Just as leading a child toward what the child is feeling can be avoided, so can prompting your child about what you think he should feel. When a child is given a present or is complimented by someone, it’s common for a parent to place himself in the background of the interaction and indicate that the child should smile (!) and be pleased. The parent uses face, hands, and body language to demonstrate the feeling “appropriate” to the occasion.
Instead, try a more neutral facial expression and wait to see how your child actually feels about this situation. The best way to illustrate that all feelings are acceptable is to allow their expression, no matter what is dictated by social norms.
That said, even if we accept a child’s emotional response to a gift, we might still want him to show appreciation. This is perfectly natural, but if a discussion about social customs is necessary, it should be kept separate from the expression of feelings. Appreciation for a gift, or concern for the gift-giver’s feelings when a gift isn’t enjoyed, will come naturally to a child who has been allowed to experience the full expression of his own feelings. This kind of concern, commonly referred to as empathy, is a natural response for children who themselves have been treated empathetically. An empathic response to an unwanted gift is one that shows appreciation, not one that quashes one’s true feelings.
If you’d like to demonstrate your own appreciation for the gift your child has received, don’t try to control his expression of his feelings in order to express your own appreciation. You can make your feelings of appreciation known to the gift-giver in your own way.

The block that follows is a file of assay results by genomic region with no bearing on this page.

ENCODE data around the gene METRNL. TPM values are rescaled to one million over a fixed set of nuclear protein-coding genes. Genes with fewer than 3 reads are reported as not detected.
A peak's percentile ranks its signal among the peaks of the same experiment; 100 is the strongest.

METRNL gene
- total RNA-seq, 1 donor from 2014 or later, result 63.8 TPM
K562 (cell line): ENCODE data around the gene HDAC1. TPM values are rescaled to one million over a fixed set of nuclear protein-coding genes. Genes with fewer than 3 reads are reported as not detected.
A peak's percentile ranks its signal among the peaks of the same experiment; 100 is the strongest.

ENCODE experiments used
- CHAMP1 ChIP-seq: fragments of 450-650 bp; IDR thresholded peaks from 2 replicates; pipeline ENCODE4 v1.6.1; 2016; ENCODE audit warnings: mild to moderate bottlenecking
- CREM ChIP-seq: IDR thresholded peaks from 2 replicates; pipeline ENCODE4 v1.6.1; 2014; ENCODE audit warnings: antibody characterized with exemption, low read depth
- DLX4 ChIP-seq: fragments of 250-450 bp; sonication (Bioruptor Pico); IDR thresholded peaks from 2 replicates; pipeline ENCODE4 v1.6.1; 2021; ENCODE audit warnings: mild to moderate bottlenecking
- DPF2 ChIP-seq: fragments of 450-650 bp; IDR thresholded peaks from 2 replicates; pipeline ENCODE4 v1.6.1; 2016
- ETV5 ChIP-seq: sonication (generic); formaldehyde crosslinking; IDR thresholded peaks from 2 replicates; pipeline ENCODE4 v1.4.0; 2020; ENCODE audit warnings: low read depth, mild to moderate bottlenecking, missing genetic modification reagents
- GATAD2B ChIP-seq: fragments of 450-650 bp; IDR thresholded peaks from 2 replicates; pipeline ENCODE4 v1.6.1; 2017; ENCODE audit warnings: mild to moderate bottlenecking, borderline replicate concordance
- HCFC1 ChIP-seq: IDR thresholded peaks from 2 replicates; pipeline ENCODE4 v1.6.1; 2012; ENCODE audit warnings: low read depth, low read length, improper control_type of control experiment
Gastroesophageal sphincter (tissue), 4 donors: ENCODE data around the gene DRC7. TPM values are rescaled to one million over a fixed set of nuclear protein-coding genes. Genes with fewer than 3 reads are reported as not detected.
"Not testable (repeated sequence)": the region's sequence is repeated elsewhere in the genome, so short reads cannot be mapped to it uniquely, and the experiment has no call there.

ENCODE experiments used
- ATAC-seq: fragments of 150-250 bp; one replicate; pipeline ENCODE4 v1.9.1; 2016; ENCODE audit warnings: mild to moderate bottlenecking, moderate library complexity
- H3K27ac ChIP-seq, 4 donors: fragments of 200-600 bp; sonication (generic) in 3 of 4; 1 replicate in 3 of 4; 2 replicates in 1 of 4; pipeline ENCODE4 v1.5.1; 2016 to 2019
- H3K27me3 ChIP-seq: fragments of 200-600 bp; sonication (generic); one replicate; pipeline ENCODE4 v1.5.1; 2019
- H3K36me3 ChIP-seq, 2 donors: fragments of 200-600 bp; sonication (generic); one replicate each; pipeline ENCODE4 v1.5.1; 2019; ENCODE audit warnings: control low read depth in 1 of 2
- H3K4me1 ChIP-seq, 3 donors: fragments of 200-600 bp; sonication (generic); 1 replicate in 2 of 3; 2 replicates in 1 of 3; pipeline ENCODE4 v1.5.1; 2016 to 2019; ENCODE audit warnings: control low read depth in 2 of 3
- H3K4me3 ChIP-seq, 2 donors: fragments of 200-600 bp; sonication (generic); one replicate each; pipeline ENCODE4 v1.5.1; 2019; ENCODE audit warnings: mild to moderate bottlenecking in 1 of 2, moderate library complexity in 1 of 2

3. Quit shushing
It’s perfectly normal for humans to be upset, cry, even sob and wail. Refrain from saying “Sssshhhh, sssshhhh” to help a child feel better. Outside of attempting to provide for an infant’s physical needs, make no effort, verbal or otherwise, to persuade her to stop crying, as this may tell her that the strong feelings that have caused her to weep are unacceptable.
Instead, hold her and give her empathy: “You seem so sad about that.” If the child is too loud for the surroundings, remove her from the environment without giving the impression that this is a punishment. In addition, remain with the child so that she doesn’t feel abandoned in her grief. Give her all the time she needs to feel her sadness and let it out completely.
4. No more name-calling
Do not label your child for expressing his emotions, no matter how annoying (to you) those expressions may be, or even if you consider your names for him “harmless” or cute.
name-calling: Henry, stop being such a whiner! I told you dinner wasn’t ready yet. If you’d leave me alone instead of whining at me, I’d have it done already!
instead: Henry, I know you’re hungry. You’re frustrated that dinner is taking so long. I’m trying my hardest to hurry, but I’m pretty distracted by talking to you about when dinner will be ready. I think if you found something to do, time would pass more quickly, and I’d be able to concentrate better and get it done faster.
name-calling: You silly goose! Pants are for your legs, not your head! You’re such a silly goose.
instead: Are you making a joke? Pants usually go on your legs, not your head, right?! That’s so funny!
5. Resist lauding